Although scientific research still needs to confirm the link, tests show the virus can cross the placenta. There is no vaccine and with recent urging for more research by the US National Institute for Allergy and Infectious Diseases, PLOS Neglected Tropical Diseases (NTDs) and PLOS Currents: Outbreaks call for scientific papers on Zika and announce the newly-curated PLOS Zika Collection of published research, offering scientists and policy makers easy and immediate access to the most current information.
In a blog post on PLOS’ Speaking of Medicine, Peter J Hotez and Serap Aksoy note that the current situation “presents multiple challenges, especially in the prevention of maternal infection and congenital transmission.”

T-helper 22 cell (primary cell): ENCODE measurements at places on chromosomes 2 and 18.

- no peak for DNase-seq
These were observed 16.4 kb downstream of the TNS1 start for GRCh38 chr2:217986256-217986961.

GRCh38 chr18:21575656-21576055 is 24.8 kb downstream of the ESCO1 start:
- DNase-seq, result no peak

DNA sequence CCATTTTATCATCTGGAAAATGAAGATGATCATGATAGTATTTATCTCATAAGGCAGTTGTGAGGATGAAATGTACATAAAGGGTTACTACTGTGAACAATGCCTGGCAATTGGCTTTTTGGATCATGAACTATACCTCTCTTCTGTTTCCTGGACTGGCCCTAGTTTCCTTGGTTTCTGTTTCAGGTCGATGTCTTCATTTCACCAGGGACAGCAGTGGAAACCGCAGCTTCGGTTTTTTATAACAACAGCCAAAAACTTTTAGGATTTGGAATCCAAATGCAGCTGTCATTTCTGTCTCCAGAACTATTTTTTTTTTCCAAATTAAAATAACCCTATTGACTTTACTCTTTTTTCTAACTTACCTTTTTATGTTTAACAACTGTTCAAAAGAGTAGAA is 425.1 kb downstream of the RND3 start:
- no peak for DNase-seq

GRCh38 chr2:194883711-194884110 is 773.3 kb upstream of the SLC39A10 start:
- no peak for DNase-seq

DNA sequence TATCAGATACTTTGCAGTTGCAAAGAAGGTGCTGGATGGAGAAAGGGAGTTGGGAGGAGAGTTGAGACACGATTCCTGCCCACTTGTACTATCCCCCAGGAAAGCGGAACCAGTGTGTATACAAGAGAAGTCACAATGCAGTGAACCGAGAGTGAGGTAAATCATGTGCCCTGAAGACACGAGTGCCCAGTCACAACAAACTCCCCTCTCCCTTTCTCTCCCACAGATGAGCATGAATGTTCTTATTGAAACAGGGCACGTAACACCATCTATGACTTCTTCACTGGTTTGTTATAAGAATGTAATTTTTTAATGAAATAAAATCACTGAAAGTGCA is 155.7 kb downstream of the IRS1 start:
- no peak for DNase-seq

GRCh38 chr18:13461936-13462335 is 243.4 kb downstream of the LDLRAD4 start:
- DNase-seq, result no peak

First isolated in 1947, Zika virus kept a low profile in Africa and southern Asia for six decades until spreading to Oceana and Latin America. Now Brazil’s Ministry of Health reports up to 1.5 million people may have been infected to date across 21 of the country’s 27 states. As of mid-January, 3,530 cases of microcephaly had been potentially connected to maternal Zika infection, with 46 infant deaths. The US Center for Disease Control has just issued a level two (out of three) travel alert advisory for 14 countries in Central America, South America, and the Caribbean and concern is rising that the virus, now in Texas, will leap to Florida as well.